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The magnetic levitation technology, popularly known as maglev, is one that uses magnetic fields to lift an
object as required. The fields of the magnet counteract the gravity and causes the object to be suspended
in air without any physical support. The technology is friction-less, thus efficient.
In this paper, we will discuss our project where we worked with the magnetic levitation technology to
design a low cost ball bearing system that can be completely controlled. Though we aimed for complete
control of the levitating object, which is the metal ball in this case, we have achieved partial success in
levitation. However, the system is not able to elevate or lower the ball or control the desired height (stable
position) of the ball at any given point. The major force that implements the partial levitation is the
electromagnetic force created by the current through the systems electromagnet. The system continues
to operate until the power source is discontinued or removed.
The system is divided into two subsystems, namely electrical and mechanical subsystems. The input to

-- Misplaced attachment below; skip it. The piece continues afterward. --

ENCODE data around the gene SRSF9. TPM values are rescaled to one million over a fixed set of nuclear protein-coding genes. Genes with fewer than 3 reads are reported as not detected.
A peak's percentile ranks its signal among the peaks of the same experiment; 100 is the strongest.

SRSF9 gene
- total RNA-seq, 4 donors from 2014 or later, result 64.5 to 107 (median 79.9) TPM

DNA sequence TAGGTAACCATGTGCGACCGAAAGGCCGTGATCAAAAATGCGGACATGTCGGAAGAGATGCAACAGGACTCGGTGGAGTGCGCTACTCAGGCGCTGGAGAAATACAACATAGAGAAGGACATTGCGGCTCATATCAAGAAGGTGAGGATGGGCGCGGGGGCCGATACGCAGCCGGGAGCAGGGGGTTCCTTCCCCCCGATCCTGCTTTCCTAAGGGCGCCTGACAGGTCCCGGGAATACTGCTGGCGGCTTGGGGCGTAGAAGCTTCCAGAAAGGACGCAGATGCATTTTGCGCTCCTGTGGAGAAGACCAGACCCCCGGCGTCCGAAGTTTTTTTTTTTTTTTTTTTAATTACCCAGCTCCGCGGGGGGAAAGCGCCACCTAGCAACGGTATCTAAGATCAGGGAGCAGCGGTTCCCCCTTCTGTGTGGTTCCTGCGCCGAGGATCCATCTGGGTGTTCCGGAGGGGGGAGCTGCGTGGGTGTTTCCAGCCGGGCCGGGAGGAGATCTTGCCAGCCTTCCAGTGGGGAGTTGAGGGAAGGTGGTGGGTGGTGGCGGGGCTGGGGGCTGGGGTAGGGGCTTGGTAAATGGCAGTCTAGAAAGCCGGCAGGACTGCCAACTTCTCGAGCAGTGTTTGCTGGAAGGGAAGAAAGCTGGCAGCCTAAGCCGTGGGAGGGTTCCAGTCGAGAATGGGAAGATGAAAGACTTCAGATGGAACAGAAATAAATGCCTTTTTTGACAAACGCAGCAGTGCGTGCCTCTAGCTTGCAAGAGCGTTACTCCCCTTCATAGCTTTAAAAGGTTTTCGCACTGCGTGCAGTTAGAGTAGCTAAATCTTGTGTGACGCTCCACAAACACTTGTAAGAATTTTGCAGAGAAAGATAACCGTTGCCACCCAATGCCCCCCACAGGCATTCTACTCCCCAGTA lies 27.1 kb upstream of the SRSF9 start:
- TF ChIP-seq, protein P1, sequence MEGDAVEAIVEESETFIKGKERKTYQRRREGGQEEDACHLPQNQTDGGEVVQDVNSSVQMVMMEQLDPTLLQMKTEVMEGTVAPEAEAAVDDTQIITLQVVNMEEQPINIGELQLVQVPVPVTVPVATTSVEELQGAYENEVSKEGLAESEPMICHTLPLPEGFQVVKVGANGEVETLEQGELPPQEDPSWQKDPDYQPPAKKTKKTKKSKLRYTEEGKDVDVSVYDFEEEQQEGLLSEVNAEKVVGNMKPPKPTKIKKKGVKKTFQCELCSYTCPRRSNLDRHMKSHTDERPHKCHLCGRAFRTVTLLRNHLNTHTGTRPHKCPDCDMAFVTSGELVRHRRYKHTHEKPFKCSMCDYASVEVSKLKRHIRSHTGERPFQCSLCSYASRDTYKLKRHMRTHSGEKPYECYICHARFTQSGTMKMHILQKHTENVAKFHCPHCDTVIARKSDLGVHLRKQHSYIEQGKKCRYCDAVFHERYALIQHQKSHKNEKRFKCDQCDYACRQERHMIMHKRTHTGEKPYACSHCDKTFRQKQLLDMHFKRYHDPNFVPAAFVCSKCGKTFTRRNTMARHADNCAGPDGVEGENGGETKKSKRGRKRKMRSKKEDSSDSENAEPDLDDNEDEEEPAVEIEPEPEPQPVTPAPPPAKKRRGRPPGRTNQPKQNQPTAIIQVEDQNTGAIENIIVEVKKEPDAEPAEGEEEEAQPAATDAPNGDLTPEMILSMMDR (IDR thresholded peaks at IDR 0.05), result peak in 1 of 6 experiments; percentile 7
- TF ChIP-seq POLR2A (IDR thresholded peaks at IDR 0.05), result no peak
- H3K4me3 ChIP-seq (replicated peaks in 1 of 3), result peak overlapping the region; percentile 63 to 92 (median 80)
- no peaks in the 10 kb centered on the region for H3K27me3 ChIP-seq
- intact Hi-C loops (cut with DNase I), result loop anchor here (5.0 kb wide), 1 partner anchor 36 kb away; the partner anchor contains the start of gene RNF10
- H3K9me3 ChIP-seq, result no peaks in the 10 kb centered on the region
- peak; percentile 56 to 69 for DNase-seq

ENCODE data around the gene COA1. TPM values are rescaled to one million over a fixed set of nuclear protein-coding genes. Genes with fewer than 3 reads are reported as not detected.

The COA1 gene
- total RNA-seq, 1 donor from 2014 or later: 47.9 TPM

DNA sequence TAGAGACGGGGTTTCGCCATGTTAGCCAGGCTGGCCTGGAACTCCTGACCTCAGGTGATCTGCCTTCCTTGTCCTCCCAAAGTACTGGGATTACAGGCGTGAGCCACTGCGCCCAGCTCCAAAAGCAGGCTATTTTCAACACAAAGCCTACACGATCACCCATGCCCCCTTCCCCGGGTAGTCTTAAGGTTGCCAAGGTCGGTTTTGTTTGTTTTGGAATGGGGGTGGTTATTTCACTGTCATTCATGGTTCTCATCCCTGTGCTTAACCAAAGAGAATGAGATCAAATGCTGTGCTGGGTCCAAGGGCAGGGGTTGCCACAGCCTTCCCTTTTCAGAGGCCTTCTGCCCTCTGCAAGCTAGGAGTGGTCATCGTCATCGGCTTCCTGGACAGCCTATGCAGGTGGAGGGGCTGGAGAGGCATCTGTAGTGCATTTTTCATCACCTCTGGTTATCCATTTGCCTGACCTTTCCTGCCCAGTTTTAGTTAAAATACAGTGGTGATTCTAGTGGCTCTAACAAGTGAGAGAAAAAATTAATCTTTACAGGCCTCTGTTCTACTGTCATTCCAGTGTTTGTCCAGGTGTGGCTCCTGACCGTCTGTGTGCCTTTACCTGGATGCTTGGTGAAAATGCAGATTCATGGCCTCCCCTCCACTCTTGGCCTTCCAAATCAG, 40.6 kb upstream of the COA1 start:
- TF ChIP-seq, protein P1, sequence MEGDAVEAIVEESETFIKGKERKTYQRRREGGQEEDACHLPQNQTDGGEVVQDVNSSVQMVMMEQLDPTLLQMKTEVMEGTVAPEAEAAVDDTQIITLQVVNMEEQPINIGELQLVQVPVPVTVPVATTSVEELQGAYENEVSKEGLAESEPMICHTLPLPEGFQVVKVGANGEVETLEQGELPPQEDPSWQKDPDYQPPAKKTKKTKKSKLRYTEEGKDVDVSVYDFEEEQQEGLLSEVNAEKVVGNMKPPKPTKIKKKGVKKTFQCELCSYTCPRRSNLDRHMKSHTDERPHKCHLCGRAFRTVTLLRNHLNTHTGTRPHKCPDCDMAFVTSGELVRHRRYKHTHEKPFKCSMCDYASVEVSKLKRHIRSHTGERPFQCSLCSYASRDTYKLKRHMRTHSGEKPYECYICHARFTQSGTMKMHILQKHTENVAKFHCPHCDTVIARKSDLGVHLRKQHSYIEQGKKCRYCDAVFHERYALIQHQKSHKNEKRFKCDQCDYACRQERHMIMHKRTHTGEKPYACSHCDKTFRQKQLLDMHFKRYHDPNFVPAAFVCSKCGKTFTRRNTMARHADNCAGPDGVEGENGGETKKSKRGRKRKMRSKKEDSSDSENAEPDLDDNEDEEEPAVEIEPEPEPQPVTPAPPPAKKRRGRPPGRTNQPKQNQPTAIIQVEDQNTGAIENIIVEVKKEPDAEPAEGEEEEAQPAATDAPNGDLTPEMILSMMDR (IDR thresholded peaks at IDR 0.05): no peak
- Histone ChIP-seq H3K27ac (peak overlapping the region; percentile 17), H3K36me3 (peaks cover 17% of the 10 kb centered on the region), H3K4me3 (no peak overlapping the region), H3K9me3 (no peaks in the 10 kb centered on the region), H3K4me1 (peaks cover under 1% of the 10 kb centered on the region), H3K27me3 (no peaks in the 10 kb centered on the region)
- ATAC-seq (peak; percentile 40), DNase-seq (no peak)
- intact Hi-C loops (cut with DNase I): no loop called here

our system is a normal DC voltage (V) which generates a current (I) in the electromagnet which
eventually levitates the object at a height (h) from the electromagnet. The vertical position of the levitating
ball is measured using a Hall Effect sensor and the current in the electromagnet is controlled using an
Arduino microcontroller. This controller mainly generates a PWM signal, which supplies a frequency to the
electromagnet through an N-channel Power MOSFET.
Though levitation was partially achieved, our calculations and simulations prove that the distance of the
ball from the electromagnet is inversely proportional to the applied voltage. Further research and
development in this technology can ensure a complete control of the magnetic levitation system, and can
even lead to magnetic propulsion.